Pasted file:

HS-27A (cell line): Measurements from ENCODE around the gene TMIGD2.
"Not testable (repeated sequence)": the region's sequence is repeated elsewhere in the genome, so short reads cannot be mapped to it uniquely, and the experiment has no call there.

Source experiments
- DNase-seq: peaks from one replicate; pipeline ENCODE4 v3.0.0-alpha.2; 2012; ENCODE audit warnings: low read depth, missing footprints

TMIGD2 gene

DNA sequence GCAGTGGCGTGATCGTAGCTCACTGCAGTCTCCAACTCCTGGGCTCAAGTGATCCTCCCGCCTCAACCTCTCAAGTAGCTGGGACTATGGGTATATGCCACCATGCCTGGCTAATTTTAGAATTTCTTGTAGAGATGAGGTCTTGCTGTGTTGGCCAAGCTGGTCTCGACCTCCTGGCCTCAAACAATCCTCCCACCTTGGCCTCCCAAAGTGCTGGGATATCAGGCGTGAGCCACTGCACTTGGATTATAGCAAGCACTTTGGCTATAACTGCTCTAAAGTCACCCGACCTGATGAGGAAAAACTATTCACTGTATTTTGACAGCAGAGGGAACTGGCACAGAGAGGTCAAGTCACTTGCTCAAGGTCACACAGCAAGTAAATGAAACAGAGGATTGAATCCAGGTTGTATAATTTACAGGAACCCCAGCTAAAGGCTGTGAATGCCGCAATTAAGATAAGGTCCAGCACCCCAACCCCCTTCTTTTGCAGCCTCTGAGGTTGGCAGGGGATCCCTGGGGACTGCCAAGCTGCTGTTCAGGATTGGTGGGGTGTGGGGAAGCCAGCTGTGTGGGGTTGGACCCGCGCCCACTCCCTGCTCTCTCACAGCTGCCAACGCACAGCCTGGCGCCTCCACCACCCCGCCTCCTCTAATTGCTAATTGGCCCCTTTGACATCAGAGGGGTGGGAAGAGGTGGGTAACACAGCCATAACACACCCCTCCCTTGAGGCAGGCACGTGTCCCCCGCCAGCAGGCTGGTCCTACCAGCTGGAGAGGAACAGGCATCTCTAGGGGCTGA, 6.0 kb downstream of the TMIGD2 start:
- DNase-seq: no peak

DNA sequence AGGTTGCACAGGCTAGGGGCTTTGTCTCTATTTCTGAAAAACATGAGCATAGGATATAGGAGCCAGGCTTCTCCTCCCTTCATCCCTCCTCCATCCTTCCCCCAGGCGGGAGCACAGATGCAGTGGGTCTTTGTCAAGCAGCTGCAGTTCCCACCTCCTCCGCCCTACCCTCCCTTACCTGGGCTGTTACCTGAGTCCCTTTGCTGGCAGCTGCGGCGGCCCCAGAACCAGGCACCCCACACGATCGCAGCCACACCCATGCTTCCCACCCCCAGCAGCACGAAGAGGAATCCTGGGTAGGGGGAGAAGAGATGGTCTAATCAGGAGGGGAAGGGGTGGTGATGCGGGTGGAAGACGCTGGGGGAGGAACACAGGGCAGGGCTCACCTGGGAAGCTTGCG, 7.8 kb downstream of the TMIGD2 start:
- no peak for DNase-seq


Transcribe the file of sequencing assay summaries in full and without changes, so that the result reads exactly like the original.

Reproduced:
HS-27A (cell line): Measurements from ENCODE around the gene TMIGD2.
"Not testable (repeated sequence)": the region's sequence is repeated elsewhere in the genome, so short reads cannot be mapped to it uniquely, and the experiment has no call there.

Source experiments
- DNase-seq: peaks from one replicate; pipeline ENCODE4 v3.0.0-alpha.2; 2012; ENCODE audit warnings: low read depth, missing footprints

TMIGD2 gene

DNA sequence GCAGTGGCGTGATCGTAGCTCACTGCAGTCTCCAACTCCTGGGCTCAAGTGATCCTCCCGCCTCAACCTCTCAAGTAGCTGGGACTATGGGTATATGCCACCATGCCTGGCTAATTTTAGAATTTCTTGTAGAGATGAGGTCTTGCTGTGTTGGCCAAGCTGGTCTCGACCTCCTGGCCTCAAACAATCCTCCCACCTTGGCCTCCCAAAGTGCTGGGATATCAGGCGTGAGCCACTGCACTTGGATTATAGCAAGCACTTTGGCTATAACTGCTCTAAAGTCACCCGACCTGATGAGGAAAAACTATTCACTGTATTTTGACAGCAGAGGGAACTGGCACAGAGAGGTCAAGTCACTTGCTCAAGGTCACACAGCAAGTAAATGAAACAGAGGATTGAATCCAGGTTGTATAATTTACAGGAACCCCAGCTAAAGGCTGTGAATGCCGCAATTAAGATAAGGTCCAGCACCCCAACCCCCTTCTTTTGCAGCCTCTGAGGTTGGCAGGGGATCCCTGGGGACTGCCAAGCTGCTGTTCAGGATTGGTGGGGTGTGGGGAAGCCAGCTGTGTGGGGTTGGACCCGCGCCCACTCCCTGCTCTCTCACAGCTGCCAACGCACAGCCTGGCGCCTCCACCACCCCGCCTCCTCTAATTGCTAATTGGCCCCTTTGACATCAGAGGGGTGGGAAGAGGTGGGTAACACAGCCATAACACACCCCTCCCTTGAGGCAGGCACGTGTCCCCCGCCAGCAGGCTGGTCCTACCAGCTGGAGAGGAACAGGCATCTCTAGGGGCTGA, 6.0 kb downstream of the TMIGD2 start:
- DNase-seq: no peak

DNA sequence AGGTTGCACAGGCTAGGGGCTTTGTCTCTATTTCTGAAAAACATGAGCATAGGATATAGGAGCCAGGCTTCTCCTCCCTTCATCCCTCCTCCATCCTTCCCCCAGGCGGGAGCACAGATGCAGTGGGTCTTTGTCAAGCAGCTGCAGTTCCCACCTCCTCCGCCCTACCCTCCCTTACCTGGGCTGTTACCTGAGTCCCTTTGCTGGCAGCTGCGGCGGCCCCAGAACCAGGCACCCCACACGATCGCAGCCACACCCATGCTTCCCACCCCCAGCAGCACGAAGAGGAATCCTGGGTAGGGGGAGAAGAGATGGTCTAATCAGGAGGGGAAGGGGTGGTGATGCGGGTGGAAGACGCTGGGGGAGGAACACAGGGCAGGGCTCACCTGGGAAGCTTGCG, 7.8 kb downstream of the TMIGD2 start:
- no peak for DNase-seq